Amid Heated Debate on Israeli-Palestinian Conflict, Some Local Groups Face Backlash For Call for Peace
By Beth Milligan | Nov. 15, 2023
A community event called “Crisis in Palestine and U.S. and Media Complicity” – planned for tonight (Wednesday) at 5pm at the Traverse Area District Library – has generated intense scrutiny, the latest in a series of charged local discussions around the Israeli-Palestinian conflict. Though the event calls for “a peaceful, respectful uplifting of Palestinian and Jewish voices for ceasefire” and is not sponsored by TADL – which must provide wide access for groups to use its spaces – library staff have received enough perceived threats to necessitate a police presence. The enhanced security points to the backlash many local organizers and advocates face trying to address the war, no matter how focused their messages are on peace.
Mideast Just Peace is hosting tonight’s event, which includes a community discussion on what residents in “northern Michigan can do” in response to the war crisis. Panelists – most of whom are appearing by Zoom – include Rep. Rashida Tlaib of Michigan, Palestinian-American attorney and human rights activist Huwaida Arraf, Electronic Intifada Director Ali Abunimah, and Mideast Just Peace co-founder Gina Aranki. After some initial backlash on the Palestinian slate of presenters, the event was updated to also include Jewish Voice for Peace.
Aranki, whose parents have Palestinian roots, says her group doesn’t “make any bones about the notion that we exist in order to raise up Palestinian voices for peace and justice and for their human and civil rights.” But those are also “the same desires for Jewish people everywhere,” she notes. “It doesn’t have to be one or the other. It needs to be both.” The goal of the event is to promote a ceasefire “so that no more people have to die,” Aranki says, and to “engage in conversation that’s peaceful and respectful and might lead to greater understanding.” She adds: “it’s easier to dehumanize or delegitimize people on social media who you don’t know. When you look people in the eye and can recognize your common humanity, perhaps we can start to talk about ways to make real change on the ground.”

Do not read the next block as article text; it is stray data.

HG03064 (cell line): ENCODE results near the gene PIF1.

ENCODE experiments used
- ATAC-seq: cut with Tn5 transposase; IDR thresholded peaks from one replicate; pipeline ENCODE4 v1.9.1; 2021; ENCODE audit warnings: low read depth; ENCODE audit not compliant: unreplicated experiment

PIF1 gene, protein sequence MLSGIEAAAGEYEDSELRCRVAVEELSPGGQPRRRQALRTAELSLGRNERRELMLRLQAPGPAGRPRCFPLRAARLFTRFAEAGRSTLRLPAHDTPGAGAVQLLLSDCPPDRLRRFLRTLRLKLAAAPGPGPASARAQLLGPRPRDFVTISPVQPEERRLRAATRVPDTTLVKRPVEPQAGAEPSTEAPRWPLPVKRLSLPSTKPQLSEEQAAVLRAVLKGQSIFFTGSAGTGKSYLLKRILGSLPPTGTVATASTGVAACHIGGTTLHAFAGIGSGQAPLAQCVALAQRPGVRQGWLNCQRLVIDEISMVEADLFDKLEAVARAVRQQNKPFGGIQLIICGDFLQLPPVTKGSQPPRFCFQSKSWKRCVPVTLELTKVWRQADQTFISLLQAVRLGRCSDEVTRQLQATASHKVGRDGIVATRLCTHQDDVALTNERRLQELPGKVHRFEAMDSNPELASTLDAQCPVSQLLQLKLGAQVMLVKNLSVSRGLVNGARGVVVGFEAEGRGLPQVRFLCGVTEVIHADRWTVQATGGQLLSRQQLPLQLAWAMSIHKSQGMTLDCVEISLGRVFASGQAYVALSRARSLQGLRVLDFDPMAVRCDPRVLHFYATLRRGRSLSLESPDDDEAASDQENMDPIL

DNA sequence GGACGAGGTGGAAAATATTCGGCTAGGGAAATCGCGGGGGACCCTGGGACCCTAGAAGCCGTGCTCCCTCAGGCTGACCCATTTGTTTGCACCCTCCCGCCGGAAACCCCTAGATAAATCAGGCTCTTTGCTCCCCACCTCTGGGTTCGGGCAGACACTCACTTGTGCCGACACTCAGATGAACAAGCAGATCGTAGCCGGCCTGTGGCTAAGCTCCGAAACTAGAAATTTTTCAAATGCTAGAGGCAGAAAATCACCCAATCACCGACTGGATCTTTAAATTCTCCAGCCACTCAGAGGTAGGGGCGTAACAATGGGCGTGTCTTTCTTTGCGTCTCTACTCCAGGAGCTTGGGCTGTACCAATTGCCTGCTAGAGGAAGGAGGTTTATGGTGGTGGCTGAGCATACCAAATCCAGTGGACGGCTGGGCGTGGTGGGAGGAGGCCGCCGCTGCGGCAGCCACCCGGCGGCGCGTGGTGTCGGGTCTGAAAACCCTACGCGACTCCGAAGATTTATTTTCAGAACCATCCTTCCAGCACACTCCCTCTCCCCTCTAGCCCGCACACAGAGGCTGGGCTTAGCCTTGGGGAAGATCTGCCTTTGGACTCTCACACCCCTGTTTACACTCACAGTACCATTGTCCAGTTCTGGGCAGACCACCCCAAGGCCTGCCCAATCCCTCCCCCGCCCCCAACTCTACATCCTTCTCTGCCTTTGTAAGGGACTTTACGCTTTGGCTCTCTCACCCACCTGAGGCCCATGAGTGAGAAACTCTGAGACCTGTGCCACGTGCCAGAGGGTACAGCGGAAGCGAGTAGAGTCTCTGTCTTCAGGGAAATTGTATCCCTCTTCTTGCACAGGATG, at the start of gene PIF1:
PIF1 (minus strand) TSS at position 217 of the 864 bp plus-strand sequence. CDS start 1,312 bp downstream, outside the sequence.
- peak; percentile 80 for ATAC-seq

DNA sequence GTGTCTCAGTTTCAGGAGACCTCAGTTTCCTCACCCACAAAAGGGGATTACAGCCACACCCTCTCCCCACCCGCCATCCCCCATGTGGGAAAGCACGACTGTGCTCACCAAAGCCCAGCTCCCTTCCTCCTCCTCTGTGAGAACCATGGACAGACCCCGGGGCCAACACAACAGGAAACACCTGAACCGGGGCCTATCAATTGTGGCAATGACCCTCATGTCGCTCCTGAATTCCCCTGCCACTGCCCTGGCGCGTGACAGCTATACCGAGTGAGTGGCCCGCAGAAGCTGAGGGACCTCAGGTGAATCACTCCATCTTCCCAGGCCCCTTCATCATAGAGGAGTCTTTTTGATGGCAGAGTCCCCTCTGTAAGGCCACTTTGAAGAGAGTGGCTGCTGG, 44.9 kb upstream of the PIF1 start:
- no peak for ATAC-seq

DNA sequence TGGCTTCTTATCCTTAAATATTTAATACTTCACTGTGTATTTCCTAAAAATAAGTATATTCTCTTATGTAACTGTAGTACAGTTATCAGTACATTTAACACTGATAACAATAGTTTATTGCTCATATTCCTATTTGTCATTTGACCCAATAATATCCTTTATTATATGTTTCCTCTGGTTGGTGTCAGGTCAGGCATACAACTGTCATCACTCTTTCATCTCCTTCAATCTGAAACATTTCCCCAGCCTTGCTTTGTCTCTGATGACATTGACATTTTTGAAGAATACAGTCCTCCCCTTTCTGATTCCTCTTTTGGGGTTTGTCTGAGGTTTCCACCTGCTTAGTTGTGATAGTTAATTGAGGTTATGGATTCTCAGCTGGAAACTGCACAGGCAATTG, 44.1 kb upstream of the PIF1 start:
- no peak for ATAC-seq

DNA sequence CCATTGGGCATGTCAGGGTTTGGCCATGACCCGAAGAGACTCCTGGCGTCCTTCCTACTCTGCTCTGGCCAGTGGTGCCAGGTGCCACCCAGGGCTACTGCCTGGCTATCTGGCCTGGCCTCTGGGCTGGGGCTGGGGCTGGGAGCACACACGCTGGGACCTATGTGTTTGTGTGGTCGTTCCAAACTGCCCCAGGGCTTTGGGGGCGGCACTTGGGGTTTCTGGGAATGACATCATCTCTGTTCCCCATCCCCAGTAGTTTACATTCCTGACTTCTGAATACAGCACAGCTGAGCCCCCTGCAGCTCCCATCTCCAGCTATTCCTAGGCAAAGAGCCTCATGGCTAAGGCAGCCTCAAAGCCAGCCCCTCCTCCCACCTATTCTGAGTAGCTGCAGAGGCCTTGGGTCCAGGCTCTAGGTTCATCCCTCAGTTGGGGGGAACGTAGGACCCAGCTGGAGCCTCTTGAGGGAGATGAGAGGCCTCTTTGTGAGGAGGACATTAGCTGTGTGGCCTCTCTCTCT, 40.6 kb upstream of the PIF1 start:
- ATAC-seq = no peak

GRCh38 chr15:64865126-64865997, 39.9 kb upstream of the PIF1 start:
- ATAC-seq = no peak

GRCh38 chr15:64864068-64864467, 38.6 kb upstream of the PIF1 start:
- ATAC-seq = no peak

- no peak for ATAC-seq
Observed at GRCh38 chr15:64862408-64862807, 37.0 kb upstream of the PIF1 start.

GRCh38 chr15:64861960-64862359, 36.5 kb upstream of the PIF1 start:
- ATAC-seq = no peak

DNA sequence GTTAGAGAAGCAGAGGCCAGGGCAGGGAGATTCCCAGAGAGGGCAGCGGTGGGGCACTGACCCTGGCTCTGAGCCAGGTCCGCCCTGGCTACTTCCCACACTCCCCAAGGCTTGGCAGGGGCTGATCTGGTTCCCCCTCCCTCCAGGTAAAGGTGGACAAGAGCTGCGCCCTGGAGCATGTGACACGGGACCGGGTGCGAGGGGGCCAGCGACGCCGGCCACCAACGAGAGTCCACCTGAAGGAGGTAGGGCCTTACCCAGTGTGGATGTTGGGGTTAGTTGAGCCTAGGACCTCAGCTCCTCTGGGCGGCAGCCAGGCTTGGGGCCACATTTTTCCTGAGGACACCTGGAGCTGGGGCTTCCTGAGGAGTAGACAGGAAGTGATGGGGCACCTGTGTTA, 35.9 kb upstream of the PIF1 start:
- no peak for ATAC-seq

Anyone making antisemitic, anti-Arab, or any other racist or violent comments tonight will be immediately cut off and potentially asked to leave, Aranki says. Both Mideast Just Peace and TADL emphasize the desire for a peaceful event. But Library Director Michele Howard says TADL – which provides space to a broad range of groups under First Amendment speech protections, a requirement that doesn’t mean the library endorses their viewpoints – says TADL has never hosted “an event that’s received this much vitriol” in her tenure.
“It happened pretty quickly, getting phone calls and emails that included pretty violent language,” she says. “Someone said we were encouraging a pro-terrorist rally. Someone said the blood of innocent Jewish life was on my hands. We got calls from people who said they were ‘patriots’ and would ‘come down and take care of it’ if the event wasn’t cancelled. That made a lot of people nervous.” To err on the side of safety, both the library’s security team and the Traverse City Police Department (TCPD) will be present at the event. While the Israeli-Palestinian conflict “is such a volatile subject that it seems hard to have an important discussion about it,” Howard acknowledges, the role of libraries is to be a safe place where community members can exchange ideas and information. “It’s important we protect that right,” she says.
TCPD Captain Keith Gillis is careful to distinguish between active threats and people voicing their opinions; he believes it’s primarily the latter in this case. But he confirms the department will have a “uniformed presence inside and outside the building” tonight from the beginning to the end of the event. “I would rather be more cautious in using an officer presence and letting everyone know we're going to be there,” he says. “Regardless of their opinions, we want to make sure everybody is safe and that they can exercise their rights.”